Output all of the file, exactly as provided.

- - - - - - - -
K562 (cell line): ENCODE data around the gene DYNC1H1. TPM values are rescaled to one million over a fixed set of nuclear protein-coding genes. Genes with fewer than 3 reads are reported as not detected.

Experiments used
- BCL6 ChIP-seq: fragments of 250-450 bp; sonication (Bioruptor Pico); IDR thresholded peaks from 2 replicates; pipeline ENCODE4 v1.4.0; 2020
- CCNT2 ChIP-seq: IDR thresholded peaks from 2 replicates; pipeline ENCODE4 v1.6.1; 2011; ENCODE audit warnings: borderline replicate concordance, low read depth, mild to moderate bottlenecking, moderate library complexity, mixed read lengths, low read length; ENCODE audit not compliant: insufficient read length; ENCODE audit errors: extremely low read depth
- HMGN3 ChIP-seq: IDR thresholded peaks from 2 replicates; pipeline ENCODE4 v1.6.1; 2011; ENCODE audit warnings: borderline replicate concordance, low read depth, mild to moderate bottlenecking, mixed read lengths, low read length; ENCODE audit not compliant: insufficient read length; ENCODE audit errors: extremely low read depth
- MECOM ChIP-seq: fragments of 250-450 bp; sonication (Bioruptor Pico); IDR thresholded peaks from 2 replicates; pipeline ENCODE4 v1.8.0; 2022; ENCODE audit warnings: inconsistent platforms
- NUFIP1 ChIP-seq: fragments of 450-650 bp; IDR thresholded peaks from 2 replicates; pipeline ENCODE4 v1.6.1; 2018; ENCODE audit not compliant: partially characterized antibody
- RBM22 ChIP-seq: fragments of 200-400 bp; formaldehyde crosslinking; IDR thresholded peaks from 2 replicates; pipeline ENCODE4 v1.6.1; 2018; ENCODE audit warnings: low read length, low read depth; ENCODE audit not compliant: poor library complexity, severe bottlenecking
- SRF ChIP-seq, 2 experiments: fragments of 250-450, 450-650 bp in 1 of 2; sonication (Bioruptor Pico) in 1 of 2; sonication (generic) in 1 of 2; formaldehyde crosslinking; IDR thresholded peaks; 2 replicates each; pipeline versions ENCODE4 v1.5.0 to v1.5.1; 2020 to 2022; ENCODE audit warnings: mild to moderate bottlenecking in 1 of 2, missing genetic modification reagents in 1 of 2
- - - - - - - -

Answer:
K562 (cell line): ENCODE data around the gene DYNC1H1. TPM values are rescaled to one million over a fixed set of nuclear protein-coding genes. Genes with fewer than 3 reads are reported as not detected.

Experiments used
- BCL6 ChIP-seq: fragments of 250-450 bp; sonication (Bioruptor Pico); IDR thresholded peaks from 2 replicates; pipeline ENCODE4 v1.4.0; 2020
- CCNT2 ChIP-seq: IDR thresholded peaks from 2 replicates; pipeline ENCODE4 v1.6.1; 2011; ENCODE audit warnings: borderline replicate concordance, low read depth, mild to moderate bottlenecking, moderate library complexity, mixed read lengths, low read length; ENCODE audit not compliant: insufficient read length; ENCODE audit errors: extremely low read depth
- HMGN3 ChIP-seq: IDR thresholded peaks from 2 replicates; pipeline ENCODE4 v1.6.1; 2011; ENCODE audit warnings: borderline replicate concordance, low read depth, mild to moderate bottlenecking, mixed read lengths, low read length; ENCODE audit not compliant: insufficient read length; ENCODE audit errors: extremely low read depth
- MECOM ChIP-seq: fragments of 250-450 bp; sonication (Bioruptor Pico); IDR thresholded peaks from 2 replicates; pipeline ENCODE4 v1.8.0; 2022; ENCODE audit warnings: inconsistent platforms
- NUFIP1 ChIP-seq: fragments of 450-650 bp; IDR thresholded peaks from 2 replicates; pipeline ENCODE4 v1.6.1; 2018; ENCODE audit not compliant: partially characterized antibody
- RBM22 ChIP-seq: fragments of 200-400 bp; formaldehyde crosslinking; IDR thresholded peaks from 2 replicates; pipeline ENCODE4 v1.6.1; 2018; ENCODE audit warnings: low read length, low read depth; ENCODE audit not compliant: poor library complexity, severe bottlenecking
- SRF ChIP-seq, 2 experiments: fragments of 250-450, 450-650 bp in 1 of 2; sonication (Bioruptor Pico) in 1 of 2; sonication (generic) in 1 of 2; formaldehyde crosslinking; IDR thresholded peaks; 2 replicates each; pipeline versions ENCODE4 v1.5.0 to v1.5.1; 2020 to 2022; ENCODE audit warnings: mild to moderate bottlenecking in 1 of 2, missing genetic modification reagents in 1 of 2